In an article called "Cyberhood Is Powerful" (link is an excerpt, full article is magazine only), Kara Jesella writes that "a strong subset of the mommyblogosphere is overtly feminist and proudly activist." She mentions Veronica Arreola of Viva La Feminista, who recently blogged about Bill O'Reilly and healthcare protester Katy Abram, and Lawyer Mama, who posted on Henry Louis Gates Jr.'s arrest.
But moms aren't just commenting on politics, they're influencing it too. Blogger Lisa Frack organized a group of political moms called Activistas to campaign for paid maternity leave in Oregon. The bill they spearheaded didn't pass, but a similar one in New Jersey, also supported by moms, did. And the group MomsRising (Angela Sasseville, pictured, is a member), which has a blog and campaigns for such issues as health care reform, surpassed a million members this year. MomsRising executive director Kristin Rowe-Finkbeiner says reaching women online makes advocacy much more effective: "it's very different to be able to have direct access to people in their homes. That is huge to not have to leave home."
Blogging is helping moms influence national policy, but political engagement also influences moms. Joanne Bamberger of PunditMom tells Jesella, "I think a lot of moms who don't identify as political activists or feminists are writing on sites increasingly about issues that are important to them." She adds that they are "finding their political selves." Some moms might counter that they have always had political selves, but blogs do give mothers a public voice — and a piece of online real estate to call their own. Jill Smokler of Scary Mommy writes,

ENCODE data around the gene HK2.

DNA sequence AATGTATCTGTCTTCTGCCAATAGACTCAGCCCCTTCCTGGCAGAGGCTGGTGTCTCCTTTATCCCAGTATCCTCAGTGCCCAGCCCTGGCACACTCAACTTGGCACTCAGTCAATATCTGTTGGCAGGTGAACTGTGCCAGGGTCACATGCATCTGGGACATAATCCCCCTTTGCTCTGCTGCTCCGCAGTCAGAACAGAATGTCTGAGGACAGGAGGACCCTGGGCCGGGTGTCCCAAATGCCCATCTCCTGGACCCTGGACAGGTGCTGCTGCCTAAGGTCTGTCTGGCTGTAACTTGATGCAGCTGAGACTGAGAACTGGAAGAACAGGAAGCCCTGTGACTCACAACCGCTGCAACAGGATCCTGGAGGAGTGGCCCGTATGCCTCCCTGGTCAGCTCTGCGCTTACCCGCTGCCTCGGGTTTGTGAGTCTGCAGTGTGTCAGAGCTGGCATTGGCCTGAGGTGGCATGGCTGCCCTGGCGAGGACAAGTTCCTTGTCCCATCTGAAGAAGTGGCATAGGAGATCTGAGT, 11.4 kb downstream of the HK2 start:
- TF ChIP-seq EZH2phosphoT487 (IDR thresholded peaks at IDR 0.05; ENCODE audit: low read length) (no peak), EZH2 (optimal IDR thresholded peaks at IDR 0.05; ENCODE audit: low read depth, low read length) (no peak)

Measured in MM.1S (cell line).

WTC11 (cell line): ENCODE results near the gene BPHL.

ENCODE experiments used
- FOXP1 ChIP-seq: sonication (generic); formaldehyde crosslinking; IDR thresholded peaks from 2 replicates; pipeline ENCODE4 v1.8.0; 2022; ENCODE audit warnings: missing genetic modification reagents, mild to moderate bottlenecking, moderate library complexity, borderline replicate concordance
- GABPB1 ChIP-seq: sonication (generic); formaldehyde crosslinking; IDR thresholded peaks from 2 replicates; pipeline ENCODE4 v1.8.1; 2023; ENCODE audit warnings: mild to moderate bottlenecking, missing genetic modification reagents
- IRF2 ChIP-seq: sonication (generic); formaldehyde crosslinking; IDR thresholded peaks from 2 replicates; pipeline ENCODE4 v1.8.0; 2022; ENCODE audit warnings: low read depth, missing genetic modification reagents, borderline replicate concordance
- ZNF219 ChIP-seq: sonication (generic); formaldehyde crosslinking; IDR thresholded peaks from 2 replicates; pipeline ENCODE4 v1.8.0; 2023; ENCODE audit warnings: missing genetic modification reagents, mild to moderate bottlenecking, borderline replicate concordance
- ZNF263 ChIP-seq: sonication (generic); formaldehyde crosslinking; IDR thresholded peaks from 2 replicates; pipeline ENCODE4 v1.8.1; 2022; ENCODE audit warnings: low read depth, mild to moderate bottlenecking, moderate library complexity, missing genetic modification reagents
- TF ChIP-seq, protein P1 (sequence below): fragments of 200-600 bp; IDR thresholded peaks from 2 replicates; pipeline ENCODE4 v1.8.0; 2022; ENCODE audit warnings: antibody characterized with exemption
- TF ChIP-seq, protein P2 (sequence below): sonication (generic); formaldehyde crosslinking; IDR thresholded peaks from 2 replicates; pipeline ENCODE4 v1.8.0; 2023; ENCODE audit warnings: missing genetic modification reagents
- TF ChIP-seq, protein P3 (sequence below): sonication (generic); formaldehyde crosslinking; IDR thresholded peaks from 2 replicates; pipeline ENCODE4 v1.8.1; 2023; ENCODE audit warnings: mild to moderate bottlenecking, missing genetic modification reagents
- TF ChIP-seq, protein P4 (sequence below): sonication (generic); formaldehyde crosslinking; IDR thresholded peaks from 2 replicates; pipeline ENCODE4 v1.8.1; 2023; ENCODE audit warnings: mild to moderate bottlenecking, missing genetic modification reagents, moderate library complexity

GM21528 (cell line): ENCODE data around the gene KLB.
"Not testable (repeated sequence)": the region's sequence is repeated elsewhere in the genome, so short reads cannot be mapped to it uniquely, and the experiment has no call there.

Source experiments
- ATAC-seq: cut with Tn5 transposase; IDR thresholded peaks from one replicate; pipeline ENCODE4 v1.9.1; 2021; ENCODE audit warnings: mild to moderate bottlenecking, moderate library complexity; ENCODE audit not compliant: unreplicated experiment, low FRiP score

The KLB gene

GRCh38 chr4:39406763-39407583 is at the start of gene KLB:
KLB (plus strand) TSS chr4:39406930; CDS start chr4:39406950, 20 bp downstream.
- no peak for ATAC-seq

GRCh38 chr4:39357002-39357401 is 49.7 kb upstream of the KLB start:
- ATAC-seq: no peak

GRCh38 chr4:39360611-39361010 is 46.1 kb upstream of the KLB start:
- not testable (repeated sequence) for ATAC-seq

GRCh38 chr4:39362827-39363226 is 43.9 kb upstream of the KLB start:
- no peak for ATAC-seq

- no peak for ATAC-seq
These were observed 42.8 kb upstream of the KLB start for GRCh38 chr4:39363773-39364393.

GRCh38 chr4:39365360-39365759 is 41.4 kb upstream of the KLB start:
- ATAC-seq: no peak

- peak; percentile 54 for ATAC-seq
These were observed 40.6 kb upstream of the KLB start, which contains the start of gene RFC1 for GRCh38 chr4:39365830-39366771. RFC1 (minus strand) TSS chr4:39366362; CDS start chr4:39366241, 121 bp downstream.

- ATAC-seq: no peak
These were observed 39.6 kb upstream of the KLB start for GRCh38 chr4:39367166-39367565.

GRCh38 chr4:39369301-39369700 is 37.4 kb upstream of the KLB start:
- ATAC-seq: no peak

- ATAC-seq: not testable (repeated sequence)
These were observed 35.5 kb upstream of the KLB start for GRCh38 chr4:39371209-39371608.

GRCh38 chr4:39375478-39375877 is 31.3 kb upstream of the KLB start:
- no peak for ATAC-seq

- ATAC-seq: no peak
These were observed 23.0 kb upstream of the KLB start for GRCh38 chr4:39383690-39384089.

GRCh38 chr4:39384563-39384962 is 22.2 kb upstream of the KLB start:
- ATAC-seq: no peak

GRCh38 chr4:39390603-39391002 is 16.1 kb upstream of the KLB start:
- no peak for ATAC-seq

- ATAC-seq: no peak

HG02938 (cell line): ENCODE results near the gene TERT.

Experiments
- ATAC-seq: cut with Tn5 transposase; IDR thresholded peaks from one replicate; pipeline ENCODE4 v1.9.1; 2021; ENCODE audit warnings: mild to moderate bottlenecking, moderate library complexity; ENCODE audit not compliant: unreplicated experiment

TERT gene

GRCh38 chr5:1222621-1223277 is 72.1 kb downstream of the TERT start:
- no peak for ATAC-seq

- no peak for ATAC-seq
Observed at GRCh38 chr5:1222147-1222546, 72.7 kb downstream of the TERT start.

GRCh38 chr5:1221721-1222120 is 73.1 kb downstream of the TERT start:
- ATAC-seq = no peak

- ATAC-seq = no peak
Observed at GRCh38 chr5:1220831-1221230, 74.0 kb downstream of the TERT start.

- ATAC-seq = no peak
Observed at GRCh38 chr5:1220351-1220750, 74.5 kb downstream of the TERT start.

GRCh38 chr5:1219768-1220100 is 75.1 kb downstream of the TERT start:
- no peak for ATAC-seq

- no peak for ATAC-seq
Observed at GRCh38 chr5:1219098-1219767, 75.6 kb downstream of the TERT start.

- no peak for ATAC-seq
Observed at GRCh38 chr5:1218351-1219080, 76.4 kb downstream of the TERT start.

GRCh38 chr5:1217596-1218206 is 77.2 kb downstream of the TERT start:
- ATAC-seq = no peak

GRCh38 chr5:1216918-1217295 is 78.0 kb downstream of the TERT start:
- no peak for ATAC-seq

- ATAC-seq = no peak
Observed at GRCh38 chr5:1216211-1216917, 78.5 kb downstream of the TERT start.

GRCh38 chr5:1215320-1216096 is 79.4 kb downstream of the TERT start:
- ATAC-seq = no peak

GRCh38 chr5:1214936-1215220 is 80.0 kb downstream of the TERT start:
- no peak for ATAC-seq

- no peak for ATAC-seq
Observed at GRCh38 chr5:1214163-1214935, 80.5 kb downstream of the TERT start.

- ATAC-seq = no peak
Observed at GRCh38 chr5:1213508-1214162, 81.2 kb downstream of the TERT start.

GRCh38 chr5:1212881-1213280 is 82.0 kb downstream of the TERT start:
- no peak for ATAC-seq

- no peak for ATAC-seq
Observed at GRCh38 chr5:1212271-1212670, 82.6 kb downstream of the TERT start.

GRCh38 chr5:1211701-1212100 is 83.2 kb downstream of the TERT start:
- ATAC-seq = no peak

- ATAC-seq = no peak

As a mother of three, there are very few things that are entirely mine. My bed is inevitably invaded by all of the kids sometime throughout the night. My favorite foods are devoured by mouths other than mine and my cosmetics are used for dress up these days as often as on my own face. [...] But this blog? It's mine. All mine. And that's what I love about it.
Jesella closes her piece with a few words from blogger JJ Keith: "Americans have become accustomed to thinking of motherhood as a trial, but with some activism and support, it could be a joy again." Americans have also become accustomed to thinking of motherhood as selfless, to assuming, in some ways, that mothers have no identity outside their kids. But mommy blogs are providing mothers with a mode of expressing their individual and political identities. Not only might this make life better for moms and children in practical ways — Jesella mentions that over half of American women have no paid sick or family leave days, which seems like a good place to start — but it might also help moms reclaim some respect from a society that sometimes devalues the work they do.
Arreola of Viva La Feminista wrote recently,
Having more women in the newsroom, in media itself, just might ensure that there is a critical enough mass that if something is offensive to one woman, she'd feel like she could say something.
Maybe having more women like them in the blogosphere will make moms feel like they can say something too.
Cyberhood Is Powerful: Moms Increasingly Taking Up Blogging [Alternet]
Ms. Magazine [Current Issue]
Earlier: Mommy Bloggers Feud Over Swag